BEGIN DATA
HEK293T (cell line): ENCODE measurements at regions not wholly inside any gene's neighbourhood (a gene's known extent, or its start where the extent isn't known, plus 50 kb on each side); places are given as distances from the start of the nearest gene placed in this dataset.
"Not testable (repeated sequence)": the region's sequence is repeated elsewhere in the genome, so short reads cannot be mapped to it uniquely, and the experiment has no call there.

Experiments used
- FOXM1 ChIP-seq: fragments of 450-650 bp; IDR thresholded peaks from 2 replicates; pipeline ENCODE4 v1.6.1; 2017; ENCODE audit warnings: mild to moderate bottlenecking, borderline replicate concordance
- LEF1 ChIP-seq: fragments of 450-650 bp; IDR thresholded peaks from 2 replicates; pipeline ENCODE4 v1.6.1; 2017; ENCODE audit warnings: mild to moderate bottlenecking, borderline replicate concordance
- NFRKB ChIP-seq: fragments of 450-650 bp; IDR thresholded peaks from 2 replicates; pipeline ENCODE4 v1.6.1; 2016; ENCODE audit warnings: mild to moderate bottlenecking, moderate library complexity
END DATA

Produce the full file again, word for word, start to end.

HEK293T (cell line): ENCODE measurements at regions not wholly inside any gene's neighbourhood (a gene's known extent, or its start where the extent isn't known, plus 50 kb on each side); places are given as distances from the start of the nearest gene placed in this dataset.
"Not testable (repeated sequence)": the region's sequence is repeated elsewhere in the genome, so short reads cannot be mapped to it uniquely, and the experiment has no call there.

Experiments used
- FOXM1 ChIP-seq: fragments of 450-650 bp; IDR thresholded peaks from 2 replicates; pipeline ENCODE4 v1.6.1; 2017; ENCODE audit warnings: mild to moderate bottlenecking, borderline replicate concordance
- LEF1 ChIP-seq: fragments of 450-650 bp; IDR thresholded peaks from 2 replicates; pipeline ENCODE4 v1.6.1; 2017; ENCODE audit warnings: mild to moderate bottlenecking, borderline replicate concordance
- NFRKB ChIP-seq: fragments of 450-650 bp; IDR thresholded peaks from 2 replicates; pipeline ENCODE4 v1.6.1; 2016; ENCODE audit warnings: mild to moderate bottlenecking, moderate library complexity